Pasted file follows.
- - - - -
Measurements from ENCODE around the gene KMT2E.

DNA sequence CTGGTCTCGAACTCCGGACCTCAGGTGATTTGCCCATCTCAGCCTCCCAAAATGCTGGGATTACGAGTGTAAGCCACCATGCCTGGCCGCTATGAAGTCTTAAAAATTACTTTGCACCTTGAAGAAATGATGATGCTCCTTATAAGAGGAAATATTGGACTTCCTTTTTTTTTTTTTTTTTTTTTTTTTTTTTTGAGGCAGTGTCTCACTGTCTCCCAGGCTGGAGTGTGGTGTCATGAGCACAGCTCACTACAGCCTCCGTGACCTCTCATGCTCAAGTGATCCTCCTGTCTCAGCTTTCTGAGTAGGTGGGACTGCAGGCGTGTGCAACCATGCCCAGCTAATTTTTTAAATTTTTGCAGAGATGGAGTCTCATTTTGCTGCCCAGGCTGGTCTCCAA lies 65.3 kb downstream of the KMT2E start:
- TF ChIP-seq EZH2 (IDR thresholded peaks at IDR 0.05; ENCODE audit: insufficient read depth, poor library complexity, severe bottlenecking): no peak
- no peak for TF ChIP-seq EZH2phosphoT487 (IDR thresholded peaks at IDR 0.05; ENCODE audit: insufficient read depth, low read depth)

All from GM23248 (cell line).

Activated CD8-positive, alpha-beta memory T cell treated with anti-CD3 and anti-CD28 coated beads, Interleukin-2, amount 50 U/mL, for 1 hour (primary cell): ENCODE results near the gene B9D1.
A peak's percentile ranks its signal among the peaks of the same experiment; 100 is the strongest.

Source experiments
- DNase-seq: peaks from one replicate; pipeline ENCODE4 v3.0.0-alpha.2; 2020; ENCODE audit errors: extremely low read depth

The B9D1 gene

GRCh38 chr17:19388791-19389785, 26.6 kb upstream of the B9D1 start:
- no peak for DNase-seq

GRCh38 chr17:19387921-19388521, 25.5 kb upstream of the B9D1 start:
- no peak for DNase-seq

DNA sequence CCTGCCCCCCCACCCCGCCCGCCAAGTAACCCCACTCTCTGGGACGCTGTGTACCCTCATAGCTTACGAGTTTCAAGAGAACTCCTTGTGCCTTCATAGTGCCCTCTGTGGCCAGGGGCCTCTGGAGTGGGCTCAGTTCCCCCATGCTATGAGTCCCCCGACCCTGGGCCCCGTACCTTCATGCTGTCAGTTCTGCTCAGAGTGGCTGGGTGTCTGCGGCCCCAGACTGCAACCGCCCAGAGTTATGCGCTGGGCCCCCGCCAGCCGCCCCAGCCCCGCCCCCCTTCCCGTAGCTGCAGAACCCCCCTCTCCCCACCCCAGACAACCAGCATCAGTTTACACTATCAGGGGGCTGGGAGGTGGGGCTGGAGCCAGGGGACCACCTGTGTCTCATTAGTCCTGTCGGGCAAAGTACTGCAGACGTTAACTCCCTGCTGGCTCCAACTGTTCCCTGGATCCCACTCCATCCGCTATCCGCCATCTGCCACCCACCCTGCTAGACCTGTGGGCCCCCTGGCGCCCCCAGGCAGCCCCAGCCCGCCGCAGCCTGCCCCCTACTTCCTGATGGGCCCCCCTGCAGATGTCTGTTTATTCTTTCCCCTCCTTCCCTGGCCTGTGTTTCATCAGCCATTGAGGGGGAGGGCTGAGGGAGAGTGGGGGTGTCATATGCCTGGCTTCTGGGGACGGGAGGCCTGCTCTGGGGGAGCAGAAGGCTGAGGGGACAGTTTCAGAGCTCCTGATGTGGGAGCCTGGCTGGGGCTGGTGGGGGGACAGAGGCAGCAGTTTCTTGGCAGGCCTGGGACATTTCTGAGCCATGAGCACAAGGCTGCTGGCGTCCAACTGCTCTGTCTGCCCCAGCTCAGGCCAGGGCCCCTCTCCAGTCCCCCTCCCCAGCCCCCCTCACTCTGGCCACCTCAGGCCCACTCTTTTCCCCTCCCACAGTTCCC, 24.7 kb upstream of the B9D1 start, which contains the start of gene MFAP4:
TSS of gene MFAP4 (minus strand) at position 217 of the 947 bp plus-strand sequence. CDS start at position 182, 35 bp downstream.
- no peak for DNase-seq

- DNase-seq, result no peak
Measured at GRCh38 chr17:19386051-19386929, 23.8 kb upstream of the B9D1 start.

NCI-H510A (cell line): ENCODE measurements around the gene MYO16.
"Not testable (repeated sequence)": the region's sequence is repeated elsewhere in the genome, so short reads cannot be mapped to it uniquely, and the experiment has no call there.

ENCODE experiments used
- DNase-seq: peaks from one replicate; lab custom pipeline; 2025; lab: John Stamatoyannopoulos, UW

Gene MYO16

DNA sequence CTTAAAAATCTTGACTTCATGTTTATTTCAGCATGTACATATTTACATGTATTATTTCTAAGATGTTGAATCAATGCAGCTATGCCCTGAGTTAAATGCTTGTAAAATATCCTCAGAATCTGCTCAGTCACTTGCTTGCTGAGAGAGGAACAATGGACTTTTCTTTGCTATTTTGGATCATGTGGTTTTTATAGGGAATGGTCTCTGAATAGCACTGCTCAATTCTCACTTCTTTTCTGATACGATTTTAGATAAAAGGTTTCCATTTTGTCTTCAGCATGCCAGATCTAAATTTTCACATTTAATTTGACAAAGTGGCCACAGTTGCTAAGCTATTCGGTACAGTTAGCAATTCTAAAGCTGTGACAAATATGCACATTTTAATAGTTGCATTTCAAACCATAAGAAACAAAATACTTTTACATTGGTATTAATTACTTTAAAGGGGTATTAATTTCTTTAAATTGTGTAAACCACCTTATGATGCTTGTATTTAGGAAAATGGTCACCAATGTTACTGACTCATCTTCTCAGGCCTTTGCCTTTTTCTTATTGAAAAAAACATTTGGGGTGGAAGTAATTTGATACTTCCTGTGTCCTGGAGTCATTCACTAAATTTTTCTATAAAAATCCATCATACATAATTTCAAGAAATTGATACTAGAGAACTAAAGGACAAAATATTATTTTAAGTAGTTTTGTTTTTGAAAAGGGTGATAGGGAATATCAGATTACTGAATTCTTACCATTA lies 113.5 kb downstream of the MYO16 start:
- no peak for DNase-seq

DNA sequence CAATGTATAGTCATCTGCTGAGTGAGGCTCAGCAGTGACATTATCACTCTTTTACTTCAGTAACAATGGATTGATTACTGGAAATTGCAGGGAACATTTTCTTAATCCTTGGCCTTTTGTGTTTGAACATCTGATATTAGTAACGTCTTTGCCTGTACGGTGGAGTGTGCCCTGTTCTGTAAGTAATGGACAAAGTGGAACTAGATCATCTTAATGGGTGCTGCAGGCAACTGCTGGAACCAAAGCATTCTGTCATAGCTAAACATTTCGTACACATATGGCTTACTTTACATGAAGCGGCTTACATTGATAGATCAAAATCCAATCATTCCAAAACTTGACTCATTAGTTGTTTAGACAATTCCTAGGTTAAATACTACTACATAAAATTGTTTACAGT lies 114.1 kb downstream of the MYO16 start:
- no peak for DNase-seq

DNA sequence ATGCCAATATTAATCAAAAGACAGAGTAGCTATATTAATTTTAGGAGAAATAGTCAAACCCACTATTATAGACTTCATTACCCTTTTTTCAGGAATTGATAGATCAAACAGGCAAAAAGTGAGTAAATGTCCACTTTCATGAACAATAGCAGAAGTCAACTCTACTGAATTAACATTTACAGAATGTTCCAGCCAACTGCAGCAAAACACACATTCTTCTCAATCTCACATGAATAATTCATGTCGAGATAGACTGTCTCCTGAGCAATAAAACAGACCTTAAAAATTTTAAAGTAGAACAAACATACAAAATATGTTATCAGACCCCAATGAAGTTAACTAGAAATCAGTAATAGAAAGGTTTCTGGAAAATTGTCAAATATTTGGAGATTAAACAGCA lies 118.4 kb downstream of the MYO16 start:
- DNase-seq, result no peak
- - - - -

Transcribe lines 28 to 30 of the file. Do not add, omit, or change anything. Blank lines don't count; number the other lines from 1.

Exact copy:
- no peak for DNase-seq

DNA sequence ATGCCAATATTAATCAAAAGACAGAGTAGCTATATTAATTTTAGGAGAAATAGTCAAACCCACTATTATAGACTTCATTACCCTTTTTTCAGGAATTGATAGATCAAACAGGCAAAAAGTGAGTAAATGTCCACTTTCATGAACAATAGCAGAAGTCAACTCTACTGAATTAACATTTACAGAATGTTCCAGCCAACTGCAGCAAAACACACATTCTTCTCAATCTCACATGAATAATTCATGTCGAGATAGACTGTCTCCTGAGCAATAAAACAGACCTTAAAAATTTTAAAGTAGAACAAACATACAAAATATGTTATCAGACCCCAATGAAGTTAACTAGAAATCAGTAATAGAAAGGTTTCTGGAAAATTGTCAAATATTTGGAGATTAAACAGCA lies 118.4 kb downstream of the MYO16 start:
- DNase-seq, result no peak